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Subject:  Re: Would Young Buffett Buy Real Estate? Date:  7/14/2005  4:20 PM
Author:  Bryce102 Number:  106412 of 245125

As an aside, I am surprised so little discussion regarding exuberant real estate prices have focused on the effect of Section 1031 exchanges. Combined with the principal residence exclusion, these rules are discouraging marginal capital from leaving the real estate market.

The cherry on the top is the AMT, which punishes sellers of substantial assets benefiting from a long-term 15% tax rate by shifting them into a new, higher tax system.

ET

Maybe one of the accountants on our board can answer this definitively, but I don't think the AMT applies to capital gains, at least long term capital gains, so a 15% federal cap gain rate for long term gains on real estate I still considered reasonable and sold 85% of all my real estate rentals during 2004 and 2005 from the Calif. nose-bleed prices. I decided I would rather sell too early than too late, suspecting a looming top-out of prices. Like many landlords,, I was tired of renters for awhile and so was not interested in any 1031 exchanges. I preferred to take sizeable gains, pay Uncle Sam a reasonable amount (plus 9% to state of Calif), and put the proceeds in a more liquid asset like stocks, particularly BRK.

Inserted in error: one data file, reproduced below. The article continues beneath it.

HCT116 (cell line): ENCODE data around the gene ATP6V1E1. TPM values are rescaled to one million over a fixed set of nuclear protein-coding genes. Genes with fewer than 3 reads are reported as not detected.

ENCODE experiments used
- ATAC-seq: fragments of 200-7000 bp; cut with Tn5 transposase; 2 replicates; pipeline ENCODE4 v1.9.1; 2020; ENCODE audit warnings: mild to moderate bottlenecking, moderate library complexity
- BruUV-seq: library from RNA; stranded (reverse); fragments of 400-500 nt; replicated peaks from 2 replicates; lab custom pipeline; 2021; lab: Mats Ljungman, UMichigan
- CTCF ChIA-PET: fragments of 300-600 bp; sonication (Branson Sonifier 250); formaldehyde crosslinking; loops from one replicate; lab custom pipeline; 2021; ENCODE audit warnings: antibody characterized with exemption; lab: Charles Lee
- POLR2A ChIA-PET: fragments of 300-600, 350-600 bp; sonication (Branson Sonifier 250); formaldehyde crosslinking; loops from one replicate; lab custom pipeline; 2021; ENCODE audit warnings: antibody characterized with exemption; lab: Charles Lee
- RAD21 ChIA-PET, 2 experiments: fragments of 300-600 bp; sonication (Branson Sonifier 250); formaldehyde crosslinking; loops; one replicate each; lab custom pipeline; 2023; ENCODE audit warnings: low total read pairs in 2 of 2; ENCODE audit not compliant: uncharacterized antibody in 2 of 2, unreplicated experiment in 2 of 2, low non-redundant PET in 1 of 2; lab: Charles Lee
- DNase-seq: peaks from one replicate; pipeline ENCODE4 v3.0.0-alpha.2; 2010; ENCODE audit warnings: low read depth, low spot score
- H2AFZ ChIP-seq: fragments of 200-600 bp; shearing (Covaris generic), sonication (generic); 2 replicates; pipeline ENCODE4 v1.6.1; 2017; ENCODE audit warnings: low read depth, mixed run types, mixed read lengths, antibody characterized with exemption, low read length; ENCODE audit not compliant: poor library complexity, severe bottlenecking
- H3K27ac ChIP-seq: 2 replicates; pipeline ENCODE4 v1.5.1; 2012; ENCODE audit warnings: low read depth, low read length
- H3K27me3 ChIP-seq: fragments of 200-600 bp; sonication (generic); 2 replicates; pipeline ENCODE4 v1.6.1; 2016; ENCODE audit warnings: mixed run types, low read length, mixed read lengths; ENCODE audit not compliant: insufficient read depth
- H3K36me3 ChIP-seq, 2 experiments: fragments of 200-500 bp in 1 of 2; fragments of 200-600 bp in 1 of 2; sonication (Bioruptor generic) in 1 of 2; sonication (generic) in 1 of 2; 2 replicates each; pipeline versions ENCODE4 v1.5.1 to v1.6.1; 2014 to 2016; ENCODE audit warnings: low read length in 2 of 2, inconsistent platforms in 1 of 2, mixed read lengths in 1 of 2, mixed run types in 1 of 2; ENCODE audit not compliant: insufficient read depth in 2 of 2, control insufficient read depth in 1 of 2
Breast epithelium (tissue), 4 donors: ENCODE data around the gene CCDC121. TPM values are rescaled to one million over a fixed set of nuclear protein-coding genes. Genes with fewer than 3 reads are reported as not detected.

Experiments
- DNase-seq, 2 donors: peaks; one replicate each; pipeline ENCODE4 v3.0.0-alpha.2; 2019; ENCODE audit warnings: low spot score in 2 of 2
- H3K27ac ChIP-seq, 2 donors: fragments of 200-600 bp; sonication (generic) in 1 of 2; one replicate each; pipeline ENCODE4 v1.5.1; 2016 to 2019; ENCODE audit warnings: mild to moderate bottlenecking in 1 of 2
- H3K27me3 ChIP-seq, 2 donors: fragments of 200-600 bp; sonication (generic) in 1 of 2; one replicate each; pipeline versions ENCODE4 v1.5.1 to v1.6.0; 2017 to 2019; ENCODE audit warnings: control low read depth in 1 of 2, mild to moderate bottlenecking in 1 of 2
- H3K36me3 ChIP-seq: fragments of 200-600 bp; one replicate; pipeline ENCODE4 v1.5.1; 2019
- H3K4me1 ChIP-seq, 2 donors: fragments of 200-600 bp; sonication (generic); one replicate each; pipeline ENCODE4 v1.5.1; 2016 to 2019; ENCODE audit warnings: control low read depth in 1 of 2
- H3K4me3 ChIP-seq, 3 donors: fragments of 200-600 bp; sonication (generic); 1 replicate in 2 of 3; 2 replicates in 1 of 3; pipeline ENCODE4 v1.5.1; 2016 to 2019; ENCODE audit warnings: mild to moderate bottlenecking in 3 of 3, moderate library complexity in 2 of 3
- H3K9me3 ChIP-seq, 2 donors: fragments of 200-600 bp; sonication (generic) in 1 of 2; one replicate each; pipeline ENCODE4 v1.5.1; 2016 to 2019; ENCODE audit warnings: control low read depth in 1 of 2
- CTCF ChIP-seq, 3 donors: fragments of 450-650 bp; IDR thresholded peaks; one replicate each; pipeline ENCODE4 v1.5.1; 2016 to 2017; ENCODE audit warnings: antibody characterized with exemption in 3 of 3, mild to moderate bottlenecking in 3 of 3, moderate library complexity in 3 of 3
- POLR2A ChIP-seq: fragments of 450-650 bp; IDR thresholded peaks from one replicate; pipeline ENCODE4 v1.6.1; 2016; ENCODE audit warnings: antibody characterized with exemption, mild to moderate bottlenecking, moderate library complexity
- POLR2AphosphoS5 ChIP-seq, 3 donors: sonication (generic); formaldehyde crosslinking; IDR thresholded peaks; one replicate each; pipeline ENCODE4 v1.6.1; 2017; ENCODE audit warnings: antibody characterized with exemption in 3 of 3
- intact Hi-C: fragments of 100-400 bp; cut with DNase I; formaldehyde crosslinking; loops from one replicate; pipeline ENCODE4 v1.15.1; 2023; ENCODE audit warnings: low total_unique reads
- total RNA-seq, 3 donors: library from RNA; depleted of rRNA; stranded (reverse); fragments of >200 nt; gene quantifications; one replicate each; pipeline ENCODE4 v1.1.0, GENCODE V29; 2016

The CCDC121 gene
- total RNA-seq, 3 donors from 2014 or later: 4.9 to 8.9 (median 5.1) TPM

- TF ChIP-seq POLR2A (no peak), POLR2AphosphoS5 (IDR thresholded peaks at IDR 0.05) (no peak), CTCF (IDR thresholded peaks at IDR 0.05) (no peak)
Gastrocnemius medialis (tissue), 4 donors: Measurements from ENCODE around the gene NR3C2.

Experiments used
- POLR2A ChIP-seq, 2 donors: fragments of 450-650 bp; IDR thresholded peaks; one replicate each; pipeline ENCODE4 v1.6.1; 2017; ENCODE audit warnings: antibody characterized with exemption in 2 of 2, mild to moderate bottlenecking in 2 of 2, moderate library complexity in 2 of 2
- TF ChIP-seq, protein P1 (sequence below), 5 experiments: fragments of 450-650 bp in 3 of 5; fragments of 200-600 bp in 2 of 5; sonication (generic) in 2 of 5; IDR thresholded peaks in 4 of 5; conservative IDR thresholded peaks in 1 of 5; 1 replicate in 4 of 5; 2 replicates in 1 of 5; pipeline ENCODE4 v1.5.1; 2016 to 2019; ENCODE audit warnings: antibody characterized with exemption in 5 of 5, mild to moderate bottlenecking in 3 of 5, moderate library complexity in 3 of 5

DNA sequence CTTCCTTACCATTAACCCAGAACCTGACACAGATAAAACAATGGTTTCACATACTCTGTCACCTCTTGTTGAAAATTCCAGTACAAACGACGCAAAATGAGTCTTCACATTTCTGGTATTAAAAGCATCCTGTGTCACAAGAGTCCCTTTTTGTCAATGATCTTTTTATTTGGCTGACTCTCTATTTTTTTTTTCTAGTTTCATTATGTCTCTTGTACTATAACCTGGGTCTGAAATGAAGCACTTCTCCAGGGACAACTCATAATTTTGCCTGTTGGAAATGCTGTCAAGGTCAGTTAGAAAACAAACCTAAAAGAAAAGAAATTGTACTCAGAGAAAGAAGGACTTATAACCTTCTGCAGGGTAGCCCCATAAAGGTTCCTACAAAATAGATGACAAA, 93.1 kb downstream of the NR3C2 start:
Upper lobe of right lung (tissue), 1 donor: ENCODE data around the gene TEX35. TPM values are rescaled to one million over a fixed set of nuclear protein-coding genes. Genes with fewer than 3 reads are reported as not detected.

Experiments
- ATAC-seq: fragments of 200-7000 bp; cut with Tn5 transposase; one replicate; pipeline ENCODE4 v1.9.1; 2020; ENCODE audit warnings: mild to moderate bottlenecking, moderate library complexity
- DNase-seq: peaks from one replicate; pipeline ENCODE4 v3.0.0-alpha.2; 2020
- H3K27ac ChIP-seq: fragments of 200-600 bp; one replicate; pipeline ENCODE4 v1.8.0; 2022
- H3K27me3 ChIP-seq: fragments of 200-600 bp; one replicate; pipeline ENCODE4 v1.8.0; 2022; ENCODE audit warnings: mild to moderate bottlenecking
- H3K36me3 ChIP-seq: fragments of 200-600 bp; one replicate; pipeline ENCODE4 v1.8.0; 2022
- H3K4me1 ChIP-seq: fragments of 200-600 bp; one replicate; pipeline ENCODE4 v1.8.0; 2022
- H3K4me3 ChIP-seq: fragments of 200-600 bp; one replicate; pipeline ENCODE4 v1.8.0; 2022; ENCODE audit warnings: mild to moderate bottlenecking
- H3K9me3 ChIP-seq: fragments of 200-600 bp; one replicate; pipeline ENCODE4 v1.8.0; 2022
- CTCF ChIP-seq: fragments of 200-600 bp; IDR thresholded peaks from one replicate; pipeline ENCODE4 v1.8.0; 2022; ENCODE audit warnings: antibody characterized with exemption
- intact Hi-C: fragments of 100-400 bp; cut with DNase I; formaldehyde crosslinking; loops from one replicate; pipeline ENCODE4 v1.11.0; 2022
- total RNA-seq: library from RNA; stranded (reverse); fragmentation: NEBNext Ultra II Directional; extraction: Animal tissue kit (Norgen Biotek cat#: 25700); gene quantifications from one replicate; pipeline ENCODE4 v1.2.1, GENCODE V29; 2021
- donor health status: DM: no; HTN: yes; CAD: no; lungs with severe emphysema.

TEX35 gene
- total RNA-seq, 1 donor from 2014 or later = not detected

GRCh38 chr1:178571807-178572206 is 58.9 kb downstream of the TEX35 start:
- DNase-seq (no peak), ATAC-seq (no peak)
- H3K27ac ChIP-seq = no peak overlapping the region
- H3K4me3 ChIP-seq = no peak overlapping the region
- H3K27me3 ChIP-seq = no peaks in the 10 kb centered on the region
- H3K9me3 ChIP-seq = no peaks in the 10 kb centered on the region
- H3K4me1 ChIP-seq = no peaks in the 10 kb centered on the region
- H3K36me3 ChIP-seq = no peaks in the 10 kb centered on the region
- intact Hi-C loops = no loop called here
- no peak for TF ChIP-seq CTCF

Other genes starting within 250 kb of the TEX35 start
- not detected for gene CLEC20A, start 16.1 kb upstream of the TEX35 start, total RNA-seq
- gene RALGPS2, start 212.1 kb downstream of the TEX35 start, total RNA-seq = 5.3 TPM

Thus, paying a little tax can still be OK if it fits in a persons financial plan at a particular time. I believe in about 3 years or so, many of these people buying with no down payment, interest only etc. will show up on the foreclosure lists, and that will be the time to re-consider getting back into the real estate investment market for me. Bryce 102
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